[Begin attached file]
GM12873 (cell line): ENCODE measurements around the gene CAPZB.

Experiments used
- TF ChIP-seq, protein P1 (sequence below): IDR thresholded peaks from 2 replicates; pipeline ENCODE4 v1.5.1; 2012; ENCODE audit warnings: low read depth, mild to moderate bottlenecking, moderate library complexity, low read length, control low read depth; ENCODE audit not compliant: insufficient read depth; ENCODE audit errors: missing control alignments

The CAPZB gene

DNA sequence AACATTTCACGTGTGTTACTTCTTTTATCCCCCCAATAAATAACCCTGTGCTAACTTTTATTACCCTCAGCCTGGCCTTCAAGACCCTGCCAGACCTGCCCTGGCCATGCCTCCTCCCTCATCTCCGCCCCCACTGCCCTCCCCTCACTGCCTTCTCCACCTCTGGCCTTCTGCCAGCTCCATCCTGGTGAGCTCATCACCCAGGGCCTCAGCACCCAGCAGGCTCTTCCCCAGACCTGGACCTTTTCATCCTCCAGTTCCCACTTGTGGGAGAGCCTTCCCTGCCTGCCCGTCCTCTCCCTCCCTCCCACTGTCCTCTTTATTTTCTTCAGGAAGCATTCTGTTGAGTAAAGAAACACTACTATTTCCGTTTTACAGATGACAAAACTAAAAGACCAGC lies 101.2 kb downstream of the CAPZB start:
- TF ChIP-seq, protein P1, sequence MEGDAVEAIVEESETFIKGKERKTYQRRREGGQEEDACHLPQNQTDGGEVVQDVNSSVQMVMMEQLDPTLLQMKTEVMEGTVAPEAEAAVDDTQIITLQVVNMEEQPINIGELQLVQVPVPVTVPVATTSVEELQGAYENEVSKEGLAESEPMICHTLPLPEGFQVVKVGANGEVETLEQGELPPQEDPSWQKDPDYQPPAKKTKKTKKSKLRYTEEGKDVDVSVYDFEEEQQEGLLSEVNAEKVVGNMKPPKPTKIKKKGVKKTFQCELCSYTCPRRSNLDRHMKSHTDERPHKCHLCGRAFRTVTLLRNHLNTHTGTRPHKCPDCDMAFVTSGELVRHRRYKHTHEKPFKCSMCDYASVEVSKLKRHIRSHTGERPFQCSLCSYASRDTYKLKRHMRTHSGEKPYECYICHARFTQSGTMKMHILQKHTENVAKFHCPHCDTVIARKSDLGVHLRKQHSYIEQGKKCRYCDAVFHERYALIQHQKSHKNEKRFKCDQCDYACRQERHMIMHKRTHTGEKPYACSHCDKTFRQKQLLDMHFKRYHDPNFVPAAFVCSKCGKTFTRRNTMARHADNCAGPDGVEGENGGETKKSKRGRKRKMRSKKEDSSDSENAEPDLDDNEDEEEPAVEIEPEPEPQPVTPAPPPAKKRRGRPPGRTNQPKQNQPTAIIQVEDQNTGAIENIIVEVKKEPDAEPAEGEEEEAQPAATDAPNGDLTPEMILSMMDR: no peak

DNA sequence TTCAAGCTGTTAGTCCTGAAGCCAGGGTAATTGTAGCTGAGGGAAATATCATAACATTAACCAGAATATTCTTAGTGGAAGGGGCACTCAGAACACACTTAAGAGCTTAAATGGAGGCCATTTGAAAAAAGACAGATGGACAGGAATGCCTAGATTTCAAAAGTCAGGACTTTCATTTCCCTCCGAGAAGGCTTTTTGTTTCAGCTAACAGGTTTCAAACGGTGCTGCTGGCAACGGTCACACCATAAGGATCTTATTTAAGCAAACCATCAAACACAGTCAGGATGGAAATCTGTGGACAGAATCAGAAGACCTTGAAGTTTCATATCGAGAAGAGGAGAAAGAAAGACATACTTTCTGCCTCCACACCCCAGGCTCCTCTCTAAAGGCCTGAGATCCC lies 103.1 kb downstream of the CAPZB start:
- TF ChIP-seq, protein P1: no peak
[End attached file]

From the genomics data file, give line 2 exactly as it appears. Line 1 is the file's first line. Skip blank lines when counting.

Experiments used